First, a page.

Although Philip believed that video conferencing may be here to stay, he wondered whether it may be a case of thinking more about how it can be impactful and to think about it as a production, working out what each participant’s role might be and what time is needed.

They also reflected on a recent article that Peter had written about how these restrictions might stimulate creativity and how certain limitations themselves can release creativity. The conversation moved on to considering ways in which the legal profession can be more inventive, what new efficiencies can be created and what new opportunities there may be to be more collaborative as a profession. Indeed, they also considered that the COVID-19 pandemic might lead to a wider re-evaluation about how society sees and considers different professions.

Episode Three: Asian Arbitral Institutions with Swee Im Tan

In the third episode of the series, Swee Im Tan explores how three of the world’s leading arbitral institutions in Asia have coped with the pandemic as she catches up with Eric Ng (HKIAC), Kevin Nash (SIAC) and Tatiana Polevshchikova (AIAC).

Towards the start of the conversation, Kevin noted that the institutions were well-placed as arbitration is a pretty adaptable and flexible process such that in this tragic and difficult situation, the arbitral institutions have been able to run things remotely and smoothly. Indeed, he was surprised as to how busy things were and how work had not slowed down. In Hong Kong, Eric noted that they had also been very busy as people began to understand the scale of the pandemic: the institution has had emergency proceedings and nearly all of the hearings have some virtual component with 85% of the cases from April and May being virtual in some shape or form and 65% of all inquiries being in relation to virtual hearings or virtual hearing services.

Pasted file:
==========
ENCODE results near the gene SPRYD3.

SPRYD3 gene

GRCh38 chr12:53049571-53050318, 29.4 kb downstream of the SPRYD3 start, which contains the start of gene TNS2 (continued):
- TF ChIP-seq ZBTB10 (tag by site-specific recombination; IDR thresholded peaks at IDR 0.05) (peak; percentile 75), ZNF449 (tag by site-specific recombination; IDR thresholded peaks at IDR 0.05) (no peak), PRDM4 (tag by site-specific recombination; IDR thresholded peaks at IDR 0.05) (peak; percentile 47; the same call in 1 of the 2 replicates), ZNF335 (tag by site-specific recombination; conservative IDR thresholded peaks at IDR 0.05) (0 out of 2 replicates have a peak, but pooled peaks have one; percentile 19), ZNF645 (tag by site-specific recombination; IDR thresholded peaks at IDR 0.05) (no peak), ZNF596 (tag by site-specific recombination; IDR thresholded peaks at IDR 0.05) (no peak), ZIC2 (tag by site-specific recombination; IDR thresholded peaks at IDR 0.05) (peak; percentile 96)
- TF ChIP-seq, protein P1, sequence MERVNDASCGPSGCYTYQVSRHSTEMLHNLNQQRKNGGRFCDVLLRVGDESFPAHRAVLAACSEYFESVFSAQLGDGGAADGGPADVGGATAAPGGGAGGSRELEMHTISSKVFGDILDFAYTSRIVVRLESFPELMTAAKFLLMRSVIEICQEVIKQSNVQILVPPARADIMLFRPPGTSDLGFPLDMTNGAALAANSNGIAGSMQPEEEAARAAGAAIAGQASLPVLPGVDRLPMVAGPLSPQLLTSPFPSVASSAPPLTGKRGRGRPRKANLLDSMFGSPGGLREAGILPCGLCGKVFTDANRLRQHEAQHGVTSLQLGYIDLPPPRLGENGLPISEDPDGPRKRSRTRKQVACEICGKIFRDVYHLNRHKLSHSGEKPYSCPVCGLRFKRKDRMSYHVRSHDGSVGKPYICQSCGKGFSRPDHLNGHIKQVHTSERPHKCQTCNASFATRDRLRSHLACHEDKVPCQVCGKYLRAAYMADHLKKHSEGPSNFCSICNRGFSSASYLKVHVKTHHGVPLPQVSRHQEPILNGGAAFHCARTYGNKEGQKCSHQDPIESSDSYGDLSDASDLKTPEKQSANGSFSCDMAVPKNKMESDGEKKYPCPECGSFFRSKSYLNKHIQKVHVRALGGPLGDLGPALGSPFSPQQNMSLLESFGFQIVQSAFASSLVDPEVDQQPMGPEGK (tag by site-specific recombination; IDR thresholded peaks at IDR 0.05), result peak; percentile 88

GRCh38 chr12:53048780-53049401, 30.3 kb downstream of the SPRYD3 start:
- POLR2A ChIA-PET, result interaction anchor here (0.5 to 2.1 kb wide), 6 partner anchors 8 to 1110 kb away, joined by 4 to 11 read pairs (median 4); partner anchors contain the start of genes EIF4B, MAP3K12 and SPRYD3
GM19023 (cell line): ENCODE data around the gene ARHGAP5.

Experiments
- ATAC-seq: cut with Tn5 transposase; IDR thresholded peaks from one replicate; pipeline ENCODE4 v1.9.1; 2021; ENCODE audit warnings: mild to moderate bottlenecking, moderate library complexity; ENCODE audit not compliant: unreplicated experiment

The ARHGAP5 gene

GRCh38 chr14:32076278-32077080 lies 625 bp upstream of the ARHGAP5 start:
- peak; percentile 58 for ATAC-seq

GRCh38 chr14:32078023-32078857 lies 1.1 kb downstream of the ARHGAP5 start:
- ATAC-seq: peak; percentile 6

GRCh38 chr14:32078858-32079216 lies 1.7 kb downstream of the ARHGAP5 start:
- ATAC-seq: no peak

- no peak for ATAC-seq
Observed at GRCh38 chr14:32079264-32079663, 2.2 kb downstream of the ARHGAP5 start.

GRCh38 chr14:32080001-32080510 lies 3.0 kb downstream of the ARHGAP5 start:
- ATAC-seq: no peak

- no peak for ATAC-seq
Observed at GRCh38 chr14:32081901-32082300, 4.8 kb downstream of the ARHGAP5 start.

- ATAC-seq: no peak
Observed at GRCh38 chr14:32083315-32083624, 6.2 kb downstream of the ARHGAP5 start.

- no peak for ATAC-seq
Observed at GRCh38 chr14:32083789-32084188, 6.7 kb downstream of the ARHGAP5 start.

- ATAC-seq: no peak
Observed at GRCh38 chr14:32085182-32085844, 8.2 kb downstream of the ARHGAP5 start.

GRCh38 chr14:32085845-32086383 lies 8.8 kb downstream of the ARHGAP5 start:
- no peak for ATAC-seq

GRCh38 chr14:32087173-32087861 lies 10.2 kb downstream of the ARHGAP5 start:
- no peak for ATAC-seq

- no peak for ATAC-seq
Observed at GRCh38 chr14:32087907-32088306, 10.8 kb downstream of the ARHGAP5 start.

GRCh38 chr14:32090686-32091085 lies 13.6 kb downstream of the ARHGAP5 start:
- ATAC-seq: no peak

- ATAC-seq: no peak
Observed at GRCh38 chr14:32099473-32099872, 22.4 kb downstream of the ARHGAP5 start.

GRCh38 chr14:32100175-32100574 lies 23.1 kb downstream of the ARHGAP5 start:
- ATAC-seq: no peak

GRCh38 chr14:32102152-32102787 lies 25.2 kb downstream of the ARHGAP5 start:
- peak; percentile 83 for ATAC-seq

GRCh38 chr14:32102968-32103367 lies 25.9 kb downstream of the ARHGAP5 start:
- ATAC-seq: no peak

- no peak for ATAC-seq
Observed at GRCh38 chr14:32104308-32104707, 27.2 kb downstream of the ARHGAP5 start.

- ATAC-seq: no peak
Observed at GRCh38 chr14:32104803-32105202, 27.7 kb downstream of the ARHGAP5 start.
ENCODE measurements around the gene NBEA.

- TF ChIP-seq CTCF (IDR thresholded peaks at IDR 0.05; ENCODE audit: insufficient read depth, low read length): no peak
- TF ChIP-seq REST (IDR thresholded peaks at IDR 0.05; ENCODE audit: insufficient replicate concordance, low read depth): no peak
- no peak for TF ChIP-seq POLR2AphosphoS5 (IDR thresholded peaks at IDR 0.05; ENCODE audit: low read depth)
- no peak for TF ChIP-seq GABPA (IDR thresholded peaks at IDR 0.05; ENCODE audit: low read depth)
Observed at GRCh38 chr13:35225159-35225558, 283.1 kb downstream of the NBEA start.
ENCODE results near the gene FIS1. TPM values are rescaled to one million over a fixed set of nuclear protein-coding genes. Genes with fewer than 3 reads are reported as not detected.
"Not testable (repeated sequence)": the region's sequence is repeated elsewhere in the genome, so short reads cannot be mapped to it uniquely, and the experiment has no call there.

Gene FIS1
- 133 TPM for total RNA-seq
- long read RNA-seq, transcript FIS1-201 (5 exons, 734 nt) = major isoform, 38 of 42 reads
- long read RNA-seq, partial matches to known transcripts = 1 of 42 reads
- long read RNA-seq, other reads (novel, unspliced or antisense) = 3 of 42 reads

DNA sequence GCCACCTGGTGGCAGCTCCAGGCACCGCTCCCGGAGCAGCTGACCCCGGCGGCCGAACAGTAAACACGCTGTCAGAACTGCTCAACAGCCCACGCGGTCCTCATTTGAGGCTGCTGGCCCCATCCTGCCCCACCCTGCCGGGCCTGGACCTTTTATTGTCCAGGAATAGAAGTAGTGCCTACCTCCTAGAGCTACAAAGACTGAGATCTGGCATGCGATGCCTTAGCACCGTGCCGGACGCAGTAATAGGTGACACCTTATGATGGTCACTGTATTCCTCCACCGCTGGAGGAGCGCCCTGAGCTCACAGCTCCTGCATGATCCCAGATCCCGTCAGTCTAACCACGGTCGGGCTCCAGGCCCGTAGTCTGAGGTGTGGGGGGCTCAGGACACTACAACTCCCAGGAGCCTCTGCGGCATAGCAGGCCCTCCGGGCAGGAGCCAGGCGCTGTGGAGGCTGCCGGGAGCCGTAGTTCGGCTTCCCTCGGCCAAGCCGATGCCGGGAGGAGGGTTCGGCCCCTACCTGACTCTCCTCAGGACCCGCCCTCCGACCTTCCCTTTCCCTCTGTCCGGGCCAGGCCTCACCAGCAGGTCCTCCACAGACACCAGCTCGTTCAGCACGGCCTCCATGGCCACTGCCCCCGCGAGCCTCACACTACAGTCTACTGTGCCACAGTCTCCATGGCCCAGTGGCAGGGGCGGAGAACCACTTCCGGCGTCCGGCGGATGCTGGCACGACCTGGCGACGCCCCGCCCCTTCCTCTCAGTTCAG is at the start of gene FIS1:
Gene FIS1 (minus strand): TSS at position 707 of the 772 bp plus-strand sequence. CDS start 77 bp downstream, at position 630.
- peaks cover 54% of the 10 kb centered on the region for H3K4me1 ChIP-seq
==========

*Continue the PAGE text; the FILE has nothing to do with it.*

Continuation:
Swee (who is based in Malaysia at the time of recording) noted the particular problems in that jurisdiction because of emphases on personal service and indeed Tatiana considered that in Malaysia, there were dealing with two different problems at the time of recording: the ongoing appointment of a new director and the COVID-19 situation which had affected adjudication matters and their registration (more so than arbitration issues).

The conversation then moved on to the broader impact of COVID-19 and how the profession stays in contact with each other, including the continued emphasis on online webinars and zoom meetings. Kevin noted that there is a networking element that is important to being at a physical event whilst Eric considered that the use of webinars was not a result of the crisis arising from COVID-19 as they had been in operation before.

The group also considered how the present situation may lead to there being greater scope amongst the arbitral institutions for increased cooperation, with Kevin noting that HKIAC, SIAC and AIAC have a close relationship and that the flexibility inherent in arbitration would mean that if one had (for instance) a dispute with parties from mainland China and Hong Kong with an SIAC administered arbitration who wanted to have the hearing in HKIAC, then this would be perfectly possible. Tatiana also echoed these comments, noting that they were all working towards the same goal of providing effective services whilst Eric also reflected that they needed to continue cooperating in order to create at least some sort of standard for the arbitration community and it was, in his view, the Asian institutions who were leading that charge.

James Bradford

Author: James Bradford